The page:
With Turkey's growing economy thirsty for new energy supplies, and Russia currently accounting for over 55% of the country's existing natural gas consumption (about 48 billion cubic meters in 2014), the suspension of talks on the Turkish Stream gas pipeline has been one of the most serious consequences of the expanding Russian-Turkish geopolitical and economic conflict.
For Russia, the project, proposed last December, was conceptualized as an alternative to the South Stream, a project which was abandoned after Brussels successfully put the screws to Bulgaria to effectively withdraw from the project. For Turkey, it marked an opportunity to satisfy its own needs, while sending the rest of the supply to the European Union (the pipeline's capacity was to have been a maximum 63 billion cubic meters per annum).
In his analysis of Ankara's imminent deficit, published in the Washington-based geopolitical analysis magazine The National Interest, US-based risk consultant Nikolay Pakhomov laid out Turkey's options.
Speculation, the analyst noted, is running rife, from talk of an Israeli-Turkish project to pump gas from the Leviathan gas field off the coast of Israel, under the Mediterranean Sea, to southern Turkey, to suggestions that Saudi Arabia and Qatar might try to supply Turkey via pipelines or tanker-based LNG deliveries.
With Ankara dismissing the first option out of hand, the Saudi/Qatari possibility also seems to be off the table, according to Pakhomov, since "with the war in Syria and Shia-dominated government in Iraq, building a pipeline is not feasible." As for LNG deliveries, the analyst notes that they "are always complicated and extremely costly."
"The next option," Pakhomov suggests, "is Iran. Bilateral ties here are complicated, to say the least. But Iran is Turkey's neighbor, and enjoys the second-largest natural gas reserves in the world. In addition, the process of lifting international sanctions has been launched. Whatever grudges exist between Tehran and Ankara, the European Union and its major members are eager to improve relations with Iran. In that context, Turkey might be mobilized by [the] Europeans to become a bridge between Iranian gas riches and European customers."
Moreover, Pakhomov suggests that there are numerous practical issues to overcome. For one, the necessary pipeline or LNG infrastructure necessary to bring Iranian gas to Turkey, not to mention Europe, does not exist. Moreover, questions have arisen as to "whether the Iranian gas industry will be ready to implement this immense task," given the technological and efficiency lag caused by years of sanctions.
In any case, the analyst notes, "when evaluating the prospects for Iranian oil and gas, one should not forget that the Iranian energy sector is shaped by the nature of the Iranian state." In other words, Tehran's energy policy is determined to a very large degree by its politics, not the other way around.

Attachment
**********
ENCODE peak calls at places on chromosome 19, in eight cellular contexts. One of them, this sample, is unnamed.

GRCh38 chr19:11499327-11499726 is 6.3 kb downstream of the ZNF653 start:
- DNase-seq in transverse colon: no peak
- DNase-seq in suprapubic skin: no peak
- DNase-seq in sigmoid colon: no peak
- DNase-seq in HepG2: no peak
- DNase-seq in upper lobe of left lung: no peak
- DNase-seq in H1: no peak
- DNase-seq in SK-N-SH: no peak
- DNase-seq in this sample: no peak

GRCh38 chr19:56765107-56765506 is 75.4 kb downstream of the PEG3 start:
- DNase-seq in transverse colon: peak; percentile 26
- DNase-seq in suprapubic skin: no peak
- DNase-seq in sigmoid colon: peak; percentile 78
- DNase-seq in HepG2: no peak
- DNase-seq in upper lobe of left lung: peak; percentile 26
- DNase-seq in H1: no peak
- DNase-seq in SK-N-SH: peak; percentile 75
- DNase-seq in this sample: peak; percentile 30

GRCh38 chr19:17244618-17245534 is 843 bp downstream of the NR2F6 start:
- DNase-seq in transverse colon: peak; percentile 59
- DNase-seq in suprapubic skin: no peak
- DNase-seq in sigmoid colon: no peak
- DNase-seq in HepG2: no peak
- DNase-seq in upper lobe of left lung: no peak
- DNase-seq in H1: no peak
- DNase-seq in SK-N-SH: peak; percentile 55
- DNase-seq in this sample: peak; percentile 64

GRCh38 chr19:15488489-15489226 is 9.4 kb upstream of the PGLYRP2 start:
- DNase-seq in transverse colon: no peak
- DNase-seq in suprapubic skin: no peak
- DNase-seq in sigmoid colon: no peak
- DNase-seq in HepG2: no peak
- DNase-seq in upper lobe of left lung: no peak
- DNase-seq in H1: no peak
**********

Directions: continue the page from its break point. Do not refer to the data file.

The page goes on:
With Saudi Arabia, Qatar and Iran off the table, at least in the short term, "the only country left," according to Pakhomov, "is Azerbaijan. Azerbaijan and Turkey are neighbors with good political relations, and are building together the Trans-Anatolian Natural Gas Pipeline (TANAP), which is intended to bring Azeri natural gas to Europe." Set to open in 2018, the pipeline's initial capacity of 16 billion cubic meters per year is then expected to rise to 31 billion cubic meters by 2023.
"It is no coincidence," the Pakhomov suggests, "that when the crisis in relations between Moscow and Ankara started, Azerbaijan and Turkey announced that the construction of TANAP would be sped up." However, he added, "it would be too optimistic to consider the pipeline a done deal to eventually deliver a heavy blow to Russia's presence on the European gas markets."
"Questions abound," according to the analyst, over whether Azerbaijan will be able to hold to its export promises. "We know that the giant Shah Deniz field is planned to be the main source of gas for TANAP, and that earlier this year the other pipeline that carries Azeri gas – the Trans Adriatic Pipeline – received an extension of its exemption from the EU's third energy package. The latter took place due to the postponement of gas deliveries to Europe from Shah Deniz Phase 2, which is also intended to supply TANAP."
Falling oil prices, according to Pakhomov, are another factor limiting Azeri initiatives. "After all, the Azeri national oil company SOCAR finances this development from oil revenues. How negative will the consequences be of the recent fire on the SOCAR oil rig, which accounts for 60 percent of the company's production?"
"All these factors," Pakhomov says, "need an answer before considering a possible increase in the export of Azeri natural gas to Turkey and Europe. Politics is also a factor: despite more than twenty years of discussion about Azerbaijan's great potential as a Russian gas competitor in Europe, relations between Moscow and Baku are still rather friendly, [and] Azeri officials are very cautious in commenting on the possibility of increased rivalry with Russia, even after the start of the Ukrainian crisis."
Furthermore, the frozen conflict between Azerbaijan and Armenia in the Kharabakh region, according to the analyst, "gives Moscow additional leverage to hold Baku in check." Thus, ultimately, "considering SOCAR's potential difficulties, we should ask if the time has come for the Azeri state company to accept Gazprom's offer to buy Russian gas."
"In any case," Pakhomov concludes, "any of Turkey's options to satisfy its demands for gas without addition exports from Russia would be costly and complicated. Soon we will see Ankara's choice, and whether it will affect the market position of Russian gas in Europe."